But he’s best known for his work with classic rockers like Dylan, Young, Eric Clapton and Joe Cocker. In addition to playing on Young’s classic albums like ‘Harvest’ and ‘Comes a Time,’ Drummond was a member of his side bands the International Harvesters, the Shocking Pinks and the Stray Gators. He was also the bass player on Crosby, Stills, Nash and Young’s notorious 1974 tour.

Over the years, Drummond played on albums by the Beach Boys, Ry Cooder and Don Henley. He also helped write some of the songs he performed, including Dylan’s ‘Saved’ (he played on all three of Dylan’s gospel albums from the late ’70s and early ’80s) and Cooder’s ‘Down in Hollywood.’


Tim Drummond, Bassist for Neil Young and Bob Dylan, Dead at 74
In-demand session bassist performed with everyone from James Brown and Miles Davis to Jewel and the Beach Boys

Daniel Kreps
January 12, 2015

Journeyman bassist Tim Drummond, who performed with Neil Young, Crosby, Stills and Nash and Bob Dylan among many more rock legends, passed away January 10th, the St. Louis County, Missouri coroner's office confirmed to Rolling Stone. No cause of death was given but investigators revealed there was no trauma.

Drummond served as primary bassist on Young's 1972 masterpiece Harvest and contributed to every studio LP the singer-songwriter released from 1974's On the Beach to 1980'sHawks & Doves. Drummond was also a member of Young's short-lived backup bands the Shocking Pinks, the Stray Gators and the International Harvesters. After reuniting with the Harvest crew for 1992's Harvest Moon, Drummond's two-decade-long tenure with Young ended with the rocker's 1993 MTV Unplugged performance.

Astrid Young, Neil Young's half-sister who played alongside Drummond on Harvest Moon, wrote on Facebook, "RIP Tim Drummond. Long may you run."

"One of the best bass players and a great guy. Sad to hear this," producer Craig Leon tweeted.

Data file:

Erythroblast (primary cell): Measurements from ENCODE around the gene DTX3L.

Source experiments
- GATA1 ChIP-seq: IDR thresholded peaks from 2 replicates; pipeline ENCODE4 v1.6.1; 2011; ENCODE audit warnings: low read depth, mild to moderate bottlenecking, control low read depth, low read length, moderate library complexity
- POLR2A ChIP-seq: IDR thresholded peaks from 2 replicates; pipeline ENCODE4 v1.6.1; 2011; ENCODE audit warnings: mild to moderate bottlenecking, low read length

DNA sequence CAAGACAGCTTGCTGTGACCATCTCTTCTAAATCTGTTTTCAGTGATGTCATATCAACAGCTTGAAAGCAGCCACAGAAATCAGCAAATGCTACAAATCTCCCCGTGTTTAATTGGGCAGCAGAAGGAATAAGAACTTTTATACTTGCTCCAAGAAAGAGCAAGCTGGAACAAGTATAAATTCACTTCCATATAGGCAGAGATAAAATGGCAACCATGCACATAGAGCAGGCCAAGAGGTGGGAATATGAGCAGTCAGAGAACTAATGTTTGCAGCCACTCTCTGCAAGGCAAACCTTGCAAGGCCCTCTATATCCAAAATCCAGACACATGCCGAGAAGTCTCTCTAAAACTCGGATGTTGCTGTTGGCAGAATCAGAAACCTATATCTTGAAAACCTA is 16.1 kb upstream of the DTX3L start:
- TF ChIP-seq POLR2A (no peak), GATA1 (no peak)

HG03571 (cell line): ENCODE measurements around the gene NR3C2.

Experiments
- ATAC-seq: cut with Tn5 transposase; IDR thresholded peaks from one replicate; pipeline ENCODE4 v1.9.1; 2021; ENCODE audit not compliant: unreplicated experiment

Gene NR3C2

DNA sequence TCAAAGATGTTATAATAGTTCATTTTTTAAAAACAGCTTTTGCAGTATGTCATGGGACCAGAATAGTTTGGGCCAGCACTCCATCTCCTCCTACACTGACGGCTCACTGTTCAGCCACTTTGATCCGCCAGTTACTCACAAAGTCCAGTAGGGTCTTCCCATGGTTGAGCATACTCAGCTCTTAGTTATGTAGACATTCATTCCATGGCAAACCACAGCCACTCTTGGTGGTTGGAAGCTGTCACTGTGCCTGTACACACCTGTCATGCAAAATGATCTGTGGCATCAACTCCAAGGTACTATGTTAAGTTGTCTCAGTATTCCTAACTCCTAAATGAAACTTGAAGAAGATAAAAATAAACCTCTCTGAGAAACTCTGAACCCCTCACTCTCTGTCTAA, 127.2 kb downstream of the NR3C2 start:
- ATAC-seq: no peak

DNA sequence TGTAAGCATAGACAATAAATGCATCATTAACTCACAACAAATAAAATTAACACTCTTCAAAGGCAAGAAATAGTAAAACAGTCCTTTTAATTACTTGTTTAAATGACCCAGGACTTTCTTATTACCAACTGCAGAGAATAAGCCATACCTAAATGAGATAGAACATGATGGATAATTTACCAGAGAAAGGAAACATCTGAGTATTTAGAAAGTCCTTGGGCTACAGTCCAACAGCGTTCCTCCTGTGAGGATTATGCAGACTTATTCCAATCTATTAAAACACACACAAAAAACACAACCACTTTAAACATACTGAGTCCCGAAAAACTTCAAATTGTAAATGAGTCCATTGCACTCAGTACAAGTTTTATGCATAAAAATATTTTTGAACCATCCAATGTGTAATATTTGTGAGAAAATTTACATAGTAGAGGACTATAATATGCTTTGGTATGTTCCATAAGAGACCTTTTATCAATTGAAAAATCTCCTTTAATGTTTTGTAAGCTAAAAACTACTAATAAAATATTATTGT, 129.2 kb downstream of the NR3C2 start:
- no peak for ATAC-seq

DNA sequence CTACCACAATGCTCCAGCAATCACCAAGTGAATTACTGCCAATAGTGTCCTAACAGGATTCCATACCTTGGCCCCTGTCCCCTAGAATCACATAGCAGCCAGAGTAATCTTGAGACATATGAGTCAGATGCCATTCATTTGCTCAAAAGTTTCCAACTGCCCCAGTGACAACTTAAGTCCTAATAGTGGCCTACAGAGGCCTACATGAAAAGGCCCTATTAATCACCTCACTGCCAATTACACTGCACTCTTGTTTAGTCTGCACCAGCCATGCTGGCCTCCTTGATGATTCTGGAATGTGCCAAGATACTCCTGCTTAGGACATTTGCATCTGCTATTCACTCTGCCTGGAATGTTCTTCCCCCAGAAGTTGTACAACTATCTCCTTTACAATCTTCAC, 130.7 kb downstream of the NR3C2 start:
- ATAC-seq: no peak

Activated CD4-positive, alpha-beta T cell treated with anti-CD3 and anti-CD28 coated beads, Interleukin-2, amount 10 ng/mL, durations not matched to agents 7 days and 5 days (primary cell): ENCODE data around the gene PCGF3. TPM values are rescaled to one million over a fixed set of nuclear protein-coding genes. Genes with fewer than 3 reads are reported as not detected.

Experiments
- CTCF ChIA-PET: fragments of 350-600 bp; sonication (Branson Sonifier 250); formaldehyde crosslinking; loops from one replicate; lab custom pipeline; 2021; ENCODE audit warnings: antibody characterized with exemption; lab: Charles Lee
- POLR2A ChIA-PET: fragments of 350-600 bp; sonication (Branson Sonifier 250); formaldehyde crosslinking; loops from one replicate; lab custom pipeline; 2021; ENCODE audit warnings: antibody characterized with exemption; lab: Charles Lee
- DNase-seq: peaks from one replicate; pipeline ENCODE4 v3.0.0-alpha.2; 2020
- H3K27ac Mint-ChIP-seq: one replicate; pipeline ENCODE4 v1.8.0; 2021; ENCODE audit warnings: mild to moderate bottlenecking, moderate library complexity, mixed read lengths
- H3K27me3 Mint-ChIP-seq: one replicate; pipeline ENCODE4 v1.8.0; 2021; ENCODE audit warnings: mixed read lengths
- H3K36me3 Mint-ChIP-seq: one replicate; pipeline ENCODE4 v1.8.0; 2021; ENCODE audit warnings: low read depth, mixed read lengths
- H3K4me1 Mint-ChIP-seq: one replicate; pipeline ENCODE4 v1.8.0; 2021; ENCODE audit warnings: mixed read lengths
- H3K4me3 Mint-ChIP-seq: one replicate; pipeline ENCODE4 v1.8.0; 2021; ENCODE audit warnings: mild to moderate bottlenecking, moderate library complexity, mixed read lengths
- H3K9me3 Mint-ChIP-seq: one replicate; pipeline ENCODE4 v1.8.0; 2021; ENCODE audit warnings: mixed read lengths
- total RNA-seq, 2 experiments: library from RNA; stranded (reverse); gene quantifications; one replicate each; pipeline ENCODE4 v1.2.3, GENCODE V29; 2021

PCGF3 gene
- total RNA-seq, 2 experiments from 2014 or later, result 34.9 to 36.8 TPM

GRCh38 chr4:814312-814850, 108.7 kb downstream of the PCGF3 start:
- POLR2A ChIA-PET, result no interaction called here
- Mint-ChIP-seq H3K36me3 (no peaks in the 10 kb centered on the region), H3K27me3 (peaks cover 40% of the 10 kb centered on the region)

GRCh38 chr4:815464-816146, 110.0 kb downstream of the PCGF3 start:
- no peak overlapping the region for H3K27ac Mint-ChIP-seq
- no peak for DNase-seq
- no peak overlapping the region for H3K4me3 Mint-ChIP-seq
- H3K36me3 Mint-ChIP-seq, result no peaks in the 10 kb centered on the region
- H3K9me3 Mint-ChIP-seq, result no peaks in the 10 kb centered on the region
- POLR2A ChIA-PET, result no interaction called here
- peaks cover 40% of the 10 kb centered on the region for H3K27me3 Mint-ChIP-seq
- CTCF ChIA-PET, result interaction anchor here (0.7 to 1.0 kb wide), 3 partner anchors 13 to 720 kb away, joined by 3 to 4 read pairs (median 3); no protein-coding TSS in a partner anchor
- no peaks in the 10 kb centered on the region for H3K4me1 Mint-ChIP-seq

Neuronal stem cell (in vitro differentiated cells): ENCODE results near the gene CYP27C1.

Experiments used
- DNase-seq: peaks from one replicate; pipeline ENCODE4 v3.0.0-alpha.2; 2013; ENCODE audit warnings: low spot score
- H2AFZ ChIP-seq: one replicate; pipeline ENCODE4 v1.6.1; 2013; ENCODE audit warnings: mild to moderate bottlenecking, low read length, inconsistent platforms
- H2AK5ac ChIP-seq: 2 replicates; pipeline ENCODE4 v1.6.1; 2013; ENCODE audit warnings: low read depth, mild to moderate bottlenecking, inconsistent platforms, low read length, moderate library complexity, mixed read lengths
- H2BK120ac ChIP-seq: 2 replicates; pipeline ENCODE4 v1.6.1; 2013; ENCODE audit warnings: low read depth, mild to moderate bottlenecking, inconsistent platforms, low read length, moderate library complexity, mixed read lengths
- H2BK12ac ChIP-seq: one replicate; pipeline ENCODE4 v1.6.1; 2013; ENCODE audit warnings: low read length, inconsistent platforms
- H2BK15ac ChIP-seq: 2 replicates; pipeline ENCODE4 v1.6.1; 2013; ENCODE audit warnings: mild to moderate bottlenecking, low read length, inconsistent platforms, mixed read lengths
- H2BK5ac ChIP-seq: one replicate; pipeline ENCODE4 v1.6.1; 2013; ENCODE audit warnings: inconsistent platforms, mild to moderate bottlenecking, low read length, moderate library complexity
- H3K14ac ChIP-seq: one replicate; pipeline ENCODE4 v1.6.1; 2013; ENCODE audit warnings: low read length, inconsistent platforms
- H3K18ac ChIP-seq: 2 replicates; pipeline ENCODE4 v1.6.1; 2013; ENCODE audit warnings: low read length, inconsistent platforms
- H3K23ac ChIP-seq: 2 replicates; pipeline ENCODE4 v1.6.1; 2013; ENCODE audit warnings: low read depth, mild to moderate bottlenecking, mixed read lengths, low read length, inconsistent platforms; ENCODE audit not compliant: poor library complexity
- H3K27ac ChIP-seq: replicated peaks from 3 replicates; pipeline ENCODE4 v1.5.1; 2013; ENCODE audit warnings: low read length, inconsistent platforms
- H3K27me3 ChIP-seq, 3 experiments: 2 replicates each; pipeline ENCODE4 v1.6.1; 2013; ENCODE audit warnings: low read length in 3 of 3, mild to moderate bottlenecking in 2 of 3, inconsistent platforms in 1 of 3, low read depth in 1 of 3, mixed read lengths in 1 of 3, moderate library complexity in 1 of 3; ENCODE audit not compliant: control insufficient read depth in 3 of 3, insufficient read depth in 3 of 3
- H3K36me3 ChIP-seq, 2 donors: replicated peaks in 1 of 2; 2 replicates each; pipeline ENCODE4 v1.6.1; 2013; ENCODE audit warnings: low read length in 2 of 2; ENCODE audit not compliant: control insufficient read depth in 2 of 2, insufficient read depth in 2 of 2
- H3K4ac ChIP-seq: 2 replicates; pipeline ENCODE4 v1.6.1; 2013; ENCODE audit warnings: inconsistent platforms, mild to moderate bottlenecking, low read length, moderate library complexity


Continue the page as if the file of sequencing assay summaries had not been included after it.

Drummond's credits run deep and diverse and include the Beach Boys' 15 Big Ones, Don Henley's Building the Perfect Beast, a trio of Ry Cooder albums and Jewel's Pieces of You. The bassist performed alongside legends Miles Davis, John Lee Hooker and Taj Mahal on Jack Nitzsche's score for the 1990 film The Hot Spot and collaborated with the likes of James Brown, Lonnie Mack, Rick Danko, J.J. Cale and John Mayall through the years.

In addition to being an in-demand session bassist, Drummond also co-wrote "Saved" with Bob Dylan, the title track from Dylan's 1980 album. Drummond was on the bass for the entire run of Dylan's "gospel trilogy" – Slow Train Coming, Saved and Shot of Love – and, along with longtime collaborators keyboardist Spooner Oldham and drummer Jim Keltner, was a member of the powerful backup band that accompanied Dylan on his Slow Train Coming tour.

"I can't praise [Dylan] enough. He's not only a dear friend, but he was just great," Drummond recently told Rolling Stone about touring Slow Train Coming. "At that time I was semi-bandleader, and I kept telling the band, 'Watch [Dylan's] right heel when he's stomping. Don't tap your toe, watch your heel. That's where the beat is.' And that's exactly right. It's the heel that counts. If you tap your toe, you'd be off."

Drummond also joined Crosby, Stills, Nash and Young on the road during the band's infamous 1974 "doom tour" and performed on CSN's 1977 single "Just a Song Before I Go." Rolling Stone spoke to Drummond about his experiences on the 1974 CSNY trek, including the night he and Stills hung out with Dylan after a Minneapolis concert.

"He played us all the songs from Blood on the Tracks on acoustic guitar," he said. "We were on twin beds, across from each other. Oh God, I can't tell you how great it was. At one point Stephen said something to him about the songs not being good. I was so goddamn embarrassed. He was probably coked out. Dylan, being the arrogant man that he was said, 'Well, Stephen, play me one of your songs.' That was the end of it. Stephen couldn't even find one string from another at that point."

He also recalled what the tour was like onstage. "The guitar duels between Stephen and Neil got really loud," Drummond said. "I'd just wander between the amplifiers and do my thing so I could hear myself. I was lucky I made it through that tour without ruining my ears."

Drummond's death comes just three months after Rick Rosas, who played bass alongside Neil Young for nearly 25 years and was known as "Rick the Bass Player," passed away at the age of 65 following a battle with cancer.